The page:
Body Positivity and Spring Break

Meghan Foster ’20

Picture this. It’s hot and sunny, the crisp and salty ocean breeze is blowing in your hair. Your feet touch down on the warm and comforting sand of the beach. You are surrounded by your best friends, and there is nothing but sunshine and smiles as far as the eye can see. It’s Spring Break!

Now, picture this, that exact scenario but instead of your mind being worry free and ready for relaxation you’re panicking over your body. You feel the anxiety well up inside of you, causing your stomach to ache, and your body begins to feel weak. You’re just so disappointed that you never achieved your “bikini body”. That you never “prepared for the trip”. You are comparing yourself to every girl you scroll by on Instagram, just furthering your self hatred and disappointment. Your friends are commenting on their own bodies, how they too are ashamed in a bathing suit, and how disgusting they feel.

Now, erase all of that. Let’s get serious. According to the American Counseling Association, nearly 85% of college females reported feeling either slightly or significantly overweight. This staggering number speaks volumes to the epidemic that females (and males) are currently facing in the media. On Instagram we are flooded with images of the “ideal” body, and it is ingrained within ourselves that if we are anything less than that image? we have failed. We think that we have to change ourselves to be “perfect” or at least “good enough”.

Every spring semester I have noticed a pattern. There is a large influx of girls from January until Spring Break at the gym, and then they all seem to disappear. The culture of the gym is filled with talk of needing to “get my beach body” or needing to “make up for this weekend” and other horrific diet culture talk. These young women are punishing themselves and their bodies, looking for a quick fix to all of a sudden make themselves like what they see in the mirror.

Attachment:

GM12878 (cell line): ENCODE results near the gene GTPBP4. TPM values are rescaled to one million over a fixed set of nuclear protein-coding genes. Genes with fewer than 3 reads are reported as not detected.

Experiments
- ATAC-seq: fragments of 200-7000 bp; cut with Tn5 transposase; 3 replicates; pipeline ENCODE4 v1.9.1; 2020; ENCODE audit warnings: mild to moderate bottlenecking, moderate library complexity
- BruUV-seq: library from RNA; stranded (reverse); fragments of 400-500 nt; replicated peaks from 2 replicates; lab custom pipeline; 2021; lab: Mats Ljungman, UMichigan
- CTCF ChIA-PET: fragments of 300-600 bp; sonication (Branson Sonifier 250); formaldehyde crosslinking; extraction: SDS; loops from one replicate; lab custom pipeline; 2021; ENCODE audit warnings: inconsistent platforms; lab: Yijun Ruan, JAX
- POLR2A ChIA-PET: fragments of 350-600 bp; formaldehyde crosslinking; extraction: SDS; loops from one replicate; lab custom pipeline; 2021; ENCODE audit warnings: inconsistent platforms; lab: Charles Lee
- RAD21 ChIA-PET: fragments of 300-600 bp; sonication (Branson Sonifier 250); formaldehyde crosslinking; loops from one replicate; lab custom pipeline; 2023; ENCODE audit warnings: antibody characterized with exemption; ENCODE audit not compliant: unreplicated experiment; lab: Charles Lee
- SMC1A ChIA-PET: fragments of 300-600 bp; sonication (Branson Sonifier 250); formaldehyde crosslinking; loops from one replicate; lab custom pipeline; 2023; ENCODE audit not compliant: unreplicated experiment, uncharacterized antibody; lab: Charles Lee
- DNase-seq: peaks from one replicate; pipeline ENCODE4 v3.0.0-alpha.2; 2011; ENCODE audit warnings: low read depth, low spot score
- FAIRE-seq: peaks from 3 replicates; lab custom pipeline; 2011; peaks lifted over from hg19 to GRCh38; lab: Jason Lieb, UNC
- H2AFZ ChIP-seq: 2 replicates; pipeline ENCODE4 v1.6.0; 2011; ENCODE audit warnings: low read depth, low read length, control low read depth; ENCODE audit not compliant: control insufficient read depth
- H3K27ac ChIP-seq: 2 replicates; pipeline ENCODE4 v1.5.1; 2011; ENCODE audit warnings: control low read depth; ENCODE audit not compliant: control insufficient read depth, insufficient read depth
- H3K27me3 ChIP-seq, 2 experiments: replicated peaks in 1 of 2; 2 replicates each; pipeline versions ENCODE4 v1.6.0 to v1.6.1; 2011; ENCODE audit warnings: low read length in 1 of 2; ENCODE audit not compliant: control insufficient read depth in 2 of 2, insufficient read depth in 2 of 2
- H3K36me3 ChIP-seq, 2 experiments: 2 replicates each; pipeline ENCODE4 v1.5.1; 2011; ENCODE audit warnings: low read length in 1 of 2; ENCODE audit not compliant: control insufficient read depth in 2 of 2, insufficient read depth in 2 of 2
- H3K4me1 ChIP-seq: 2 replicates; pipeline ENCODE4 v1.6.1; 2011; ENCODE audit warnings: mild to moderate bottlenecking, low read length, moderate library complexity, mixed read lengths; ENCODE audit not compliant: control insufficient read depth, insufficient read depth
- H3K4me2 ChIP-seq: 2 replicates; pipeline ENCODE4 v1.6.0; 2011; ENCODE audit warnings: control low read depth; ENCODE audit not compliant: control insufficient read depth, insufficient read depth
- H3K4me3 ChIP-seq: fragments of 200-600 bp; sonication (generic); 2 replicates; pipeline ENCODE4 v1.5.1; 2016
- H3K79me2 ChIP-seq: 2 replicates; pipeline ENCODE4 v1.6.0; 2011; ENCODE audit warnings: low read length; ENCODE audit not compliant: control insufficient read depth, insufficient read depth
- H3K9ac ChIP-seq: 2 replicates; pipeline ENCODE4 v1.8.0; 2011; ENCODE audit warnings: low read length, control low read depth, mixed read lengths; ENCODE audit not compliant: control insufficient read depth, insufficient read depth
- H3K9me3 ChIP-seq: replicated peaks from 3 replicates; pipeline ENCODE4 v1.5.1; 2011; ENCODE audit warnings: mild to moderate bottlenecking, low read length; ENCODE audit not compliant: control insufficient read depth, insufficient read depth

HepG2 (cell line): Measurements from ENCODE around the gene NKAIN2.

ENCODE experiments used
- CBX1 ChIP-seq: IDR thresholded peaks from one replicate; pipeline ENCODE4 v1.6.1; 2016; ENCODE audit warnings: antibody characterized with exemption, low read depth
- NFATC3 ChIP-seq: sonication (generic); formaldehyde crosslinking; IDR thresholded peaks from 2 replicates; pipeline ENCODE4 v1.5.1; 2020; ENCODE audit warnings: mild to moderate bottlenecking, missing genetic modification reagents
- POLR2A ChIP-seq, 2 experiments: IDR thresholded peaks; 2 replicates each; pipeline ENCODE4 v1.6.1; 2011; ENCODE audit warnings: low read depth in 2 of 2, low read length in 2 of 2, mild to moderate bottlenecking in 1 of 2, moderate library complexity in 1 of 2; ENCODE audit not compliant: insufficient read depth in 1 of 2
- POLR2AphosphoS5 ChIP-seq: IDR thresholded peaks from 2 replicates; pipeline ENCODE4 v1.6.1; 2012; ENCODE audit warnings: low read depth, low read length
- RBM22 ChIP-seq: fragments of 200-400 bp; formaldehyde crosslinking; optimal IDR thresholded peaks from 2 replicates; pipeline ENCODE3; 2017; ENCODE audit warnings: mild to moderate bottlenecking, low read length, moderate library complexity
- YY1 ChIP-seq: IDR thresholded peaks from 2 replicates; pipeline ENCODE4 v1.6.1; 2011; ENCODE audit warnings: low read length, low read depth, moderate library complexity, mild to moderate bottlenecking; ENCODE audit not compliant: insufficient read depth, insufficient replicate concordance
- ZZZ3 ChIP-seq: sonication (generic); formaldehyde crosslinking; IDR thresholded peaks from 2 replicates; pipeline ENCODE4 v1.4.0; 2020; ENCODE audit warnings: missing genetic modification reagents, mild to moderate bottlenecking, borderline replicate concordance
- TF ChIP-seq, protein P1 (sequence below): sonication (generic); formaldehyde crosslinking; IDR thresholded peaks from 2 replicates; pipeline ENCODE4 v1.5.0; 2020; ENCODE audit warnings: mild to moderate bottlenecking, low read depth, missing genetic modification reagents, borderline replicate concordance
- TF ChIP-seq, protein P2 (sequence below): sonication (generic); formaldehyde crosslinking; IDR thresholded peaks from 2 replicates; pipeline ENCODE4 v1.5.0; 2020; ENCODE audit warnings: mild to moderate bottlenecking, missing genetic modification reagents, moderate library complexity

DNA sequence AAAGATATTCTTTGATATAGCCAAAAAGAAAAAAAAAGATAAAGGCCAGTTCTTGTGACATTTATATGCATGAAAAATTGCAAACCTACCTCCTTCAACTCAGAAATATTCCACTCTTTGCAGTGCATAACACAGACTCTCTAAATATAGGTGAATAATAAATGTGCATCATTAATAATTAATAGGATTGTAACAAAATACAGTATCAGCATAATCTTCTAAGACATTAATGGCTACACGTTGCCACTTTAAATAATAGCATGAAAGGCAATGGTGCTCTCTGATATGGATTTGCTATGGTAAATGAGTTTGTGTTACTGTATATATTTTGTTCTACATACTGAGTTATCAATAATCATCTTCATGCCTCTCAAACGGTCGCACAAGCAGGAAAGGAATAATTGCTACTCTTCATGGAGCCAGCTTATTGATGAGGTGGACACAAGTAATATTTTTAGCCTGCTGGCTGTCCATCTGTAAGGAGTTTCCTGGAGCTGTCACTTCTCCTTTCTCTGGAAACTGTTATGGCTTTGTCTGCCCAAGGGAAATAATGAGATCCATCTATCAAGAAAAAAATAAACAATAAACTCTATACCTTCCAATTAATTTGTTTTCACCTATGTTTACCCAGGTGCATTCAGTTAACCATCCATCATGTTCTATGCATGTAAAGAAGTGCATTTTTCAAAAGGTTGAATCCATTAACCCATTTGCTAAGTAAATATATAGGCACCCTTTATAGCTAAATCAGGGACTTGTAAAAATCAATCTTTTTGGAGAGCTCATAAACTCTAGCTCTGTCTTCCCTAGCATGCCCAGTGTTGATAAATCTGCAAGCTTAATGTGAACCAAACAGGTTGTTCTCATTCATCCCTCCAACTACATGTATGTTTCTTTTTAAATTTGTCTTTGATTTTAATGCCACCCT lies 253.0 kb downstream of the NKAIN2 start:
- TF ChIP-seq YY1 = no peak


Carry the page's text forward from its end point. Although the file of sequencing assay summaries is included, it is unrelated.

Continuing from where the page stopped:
Unfortunately, this won’t work. 

It doesn’t matter how much you workout, how little you eat, or how small you get. If your mindset is flawed and your mental health is out of line, you will never love yourself. Coming from an eating disordered past and having experienced both ends of the extreme, I can say that until I practiced self compassion, self love, and self acceptance, I wasn’t able to feel confident in myself. Falling in love with myself as a person, someone capable of thoughts, feelings, intelligence, love, humor, and so much more, instead of just a body, a jean size or a number on the scale, completely changed everything for me. I urge you all to prepare for Spring Break through modes of self love (journaling, listening to music, reading a book, self tanning, manicures, saving up money), rather than forms of self destruction. Don’t get me wrong, go to the gym if that makes you happy. Exercise is a magnificent form of self love when used appropriately, but make sure you are in it for the right reasons.

Now, picture this. You are on that beach, laughing, enjoying the time you have with your friends, enjoying the views and the sunshine. You are confident in yourself on that beach. You are strong and powerful. You are beautiful. 

Right now, reader, at this very moment as you are reading this piece, you are all of these things and more. Love yourself for more than just your body.

*Valley Girl Magazine does not own the photo used in this article

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